This paper assesses the normative and positive claims regarding the consequences of biased media using a political agency framework with a strategic voter, polarized politicians, and news providers. My model predicts that voters are always better informed with unbiased than biased outlets even when the latter have opposite ideological preferences. However, biased media may improve voter welfare. Contrary to several scholars' fear, partisan news providers are not always bad for democracy. My theoretical findings also have important implications for empirical analyses of the electoral consequences of changes in the media environment. Left-wing and right-wing biased outlets have heterogeneous effects on electoral outcomes which need to be properly accounted for. Existing empirical studies are unlikely to measure the consequences of biased media as researchers never observe and can rarely approximate the adequate counterfactual: elections with unbiased news outlets.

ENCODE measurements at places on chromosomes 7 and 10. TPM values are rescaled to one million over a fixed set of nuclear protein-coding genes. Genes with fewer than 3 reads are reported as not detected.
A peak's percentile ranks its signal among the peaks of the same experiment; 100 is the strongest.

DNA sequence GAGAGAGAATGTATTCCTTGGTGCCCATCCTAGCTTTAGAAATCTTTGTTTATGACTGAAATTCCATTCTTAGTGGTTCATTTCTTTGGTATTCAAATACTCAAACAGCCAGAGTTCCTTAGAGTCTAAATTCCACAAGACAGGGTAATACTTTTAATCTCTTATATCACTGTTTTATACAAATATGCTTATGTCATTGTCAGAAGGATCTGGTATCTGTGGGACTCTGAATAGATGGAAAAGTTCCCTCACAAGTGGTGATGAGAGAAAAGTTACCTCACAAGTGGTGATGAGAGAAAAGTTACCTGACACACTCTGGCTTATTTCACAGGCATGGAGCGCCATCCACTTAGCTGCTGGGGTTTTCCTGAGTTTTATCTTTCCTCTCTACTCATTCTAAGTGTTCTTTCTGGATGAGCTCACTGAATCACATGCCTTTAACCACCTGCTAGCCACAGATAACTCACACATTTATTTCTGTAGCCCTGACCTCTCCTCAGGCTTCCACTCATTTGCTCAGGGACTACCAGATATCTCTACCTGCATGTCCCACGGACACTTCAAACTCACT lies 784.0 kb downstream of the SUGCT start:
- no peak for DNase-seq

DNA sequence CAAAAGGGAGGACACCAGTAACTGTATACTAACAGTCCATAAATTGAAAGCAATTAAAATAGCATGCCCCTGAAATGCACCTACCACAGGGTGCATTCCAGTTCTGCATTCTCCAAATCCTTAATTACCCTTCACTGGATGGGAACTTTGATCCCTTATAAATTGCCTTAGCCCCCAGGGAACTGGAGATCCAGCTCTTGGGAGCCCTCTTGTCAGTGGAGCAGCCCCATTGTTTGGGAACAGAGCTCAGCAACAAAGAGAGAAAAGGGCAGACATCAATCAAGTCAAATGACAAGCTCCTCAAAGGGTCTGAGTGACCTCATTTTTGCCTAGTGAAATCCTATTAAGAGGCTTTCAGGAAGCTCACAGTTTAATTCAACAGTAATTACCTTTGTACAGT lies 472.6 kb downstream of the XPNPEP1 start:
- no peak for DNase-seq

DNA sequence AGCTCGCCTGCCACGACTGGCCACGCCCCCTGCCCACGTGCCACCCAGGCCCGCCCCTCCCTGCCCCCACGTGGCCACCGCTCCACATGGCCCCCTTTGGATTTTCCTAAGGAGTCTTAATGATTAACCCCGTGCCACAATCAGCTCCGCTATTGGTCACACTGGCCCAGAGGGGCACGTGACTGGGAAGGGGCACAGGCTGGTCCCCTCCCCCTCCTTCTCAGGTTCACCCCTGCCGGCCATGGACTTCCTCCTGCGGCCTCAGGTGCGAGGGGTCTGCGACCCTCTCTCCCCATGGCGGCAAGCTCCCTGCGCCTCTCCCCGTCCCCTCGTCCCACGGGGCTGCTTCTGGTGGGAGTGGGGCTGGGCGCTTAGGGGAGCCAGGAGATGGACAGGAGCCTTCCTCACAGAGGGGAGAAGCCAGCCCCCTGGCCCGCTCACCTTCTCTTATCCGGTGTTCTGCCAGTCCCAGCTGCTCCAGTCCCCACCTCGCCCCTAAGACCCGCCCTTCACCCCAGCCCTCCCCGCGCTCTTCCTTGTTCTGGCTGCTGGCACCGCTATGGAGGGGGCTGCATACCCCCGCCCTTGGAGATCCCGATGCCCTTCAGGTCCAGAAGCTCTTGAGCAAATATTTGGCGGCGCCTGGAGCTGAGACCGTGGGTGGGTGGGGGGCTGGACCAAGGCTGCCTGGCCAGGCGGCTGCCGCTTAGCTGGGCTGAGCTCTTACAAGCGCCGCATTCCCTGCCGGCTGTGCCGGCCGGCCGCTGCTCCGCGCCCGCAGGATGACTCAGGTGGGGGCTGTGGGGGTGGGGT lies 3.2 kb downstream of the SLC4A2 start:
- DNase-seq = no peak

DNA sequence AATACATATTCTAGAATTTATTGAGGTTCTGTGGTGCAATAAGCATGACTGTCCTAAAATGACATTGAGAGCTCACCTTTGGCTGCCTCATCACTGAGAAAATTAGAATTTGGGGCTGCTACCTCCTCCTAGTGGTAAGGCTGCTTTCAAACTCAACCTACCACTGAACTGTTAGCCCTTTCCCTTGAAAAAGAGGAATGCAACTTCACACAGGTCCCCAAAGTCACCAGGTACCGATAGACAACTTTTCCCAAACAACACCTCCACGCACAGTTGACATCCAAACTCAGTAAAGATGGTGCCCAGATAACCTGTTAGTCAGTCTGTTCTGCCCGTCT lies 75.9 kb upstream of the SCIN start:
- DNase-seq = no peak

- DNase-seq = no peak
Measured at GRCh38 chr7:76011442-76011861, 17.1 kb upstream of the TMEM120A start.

Stephane Wolton is an assistant professor in political science in the Department of Government at the London School of Economics and Political Science. He received his Ph.D in economics from the University of Chicago in June 2014.
His research interest is in formal theory (with a comparative approach). His area of studies are political accountability and democratic responsiveness, the role and influence of special interest groups, and organizational politics (and economics).